CL getting some publicity in Atlanta and the site is mentioned.
For their third album, Cunninlynguists have issued a concept album that’s far more ambitious than early efforts such as 2001’s Will Rap for Food and 2003’s Southernunderground. A Piece of Strange is about a black man who is back on the streets after being incarcerated. “He meets a girl, they have a baby. The girl he meets, her father is racist. The father ends up passing away,” explains producer Kno, who along with rapper Deacon make up Cunninlynguists. “And he ends up making a choice. I’ll let you listen to it so you can see what that choice is.”
Some listeners who have heard A Piece of Strange (it hits record stores on Jan. 24, but has been available online since November) interpret it as a parable about sin and salvation. One fan even set up a website, www.whatisapos.com, dedicated to the album’s Christian references and metaphors. Kno says that its spiritual themes come from Deacon, who is currently working for his father, Pastor Willis G. Polk, at Imani Baptist Church in Lexington, Ky. “Deacon’s roots are more heavily relied on with this album,” says Kno, who adds that he has “Christian beliefs” but isn’t overtly religious. Kno is also living in Lexington so he can record with Deacon, but plans to move back to Atlanta soon.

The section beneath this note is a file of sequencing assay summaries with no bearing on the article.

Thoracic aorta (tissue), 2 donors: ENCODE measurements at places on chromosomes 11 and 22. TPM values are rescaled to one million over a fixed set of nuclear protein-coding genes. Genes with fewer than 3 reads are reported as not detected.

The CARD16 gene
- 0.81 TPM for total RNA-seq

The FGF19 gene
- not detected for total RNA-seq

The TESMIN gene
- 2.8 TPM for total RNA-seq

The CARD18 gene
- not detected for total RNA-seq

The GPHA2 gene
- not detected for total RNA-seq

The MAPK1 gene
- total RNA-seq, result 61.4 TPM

But A Piece of Strange also functions as a traditional hip-hop album. Even “Hellfire,” which, in the story, alludes to the place the girl’s racist father is sent, can be heard on the surface as a lyrically adept song about fire. “You know how a lot of concept records, especially in hip-hop, beat you over the head with skits and stuff?” says Kno. “It’s not really like that. It doesn’t have any skits on it at all. But it definitely has a story.” The group is also making a companion DVD for release later this year.
Sonically, A Piece of Strange hearkens back to the soulfully somber and muted tones of ATLiens-era OutKast. Goodie Mob’s Cee-Lo appears on the album’s first single, “Caved In,” an introspective number mourning the world’s ills, which Cunninlynguists distributed over the Internet last September to raise awareness for their Hurricane Katrina benefit auctions. All in all, Cunninlynguists have come a long way since Will Rap for Food. Article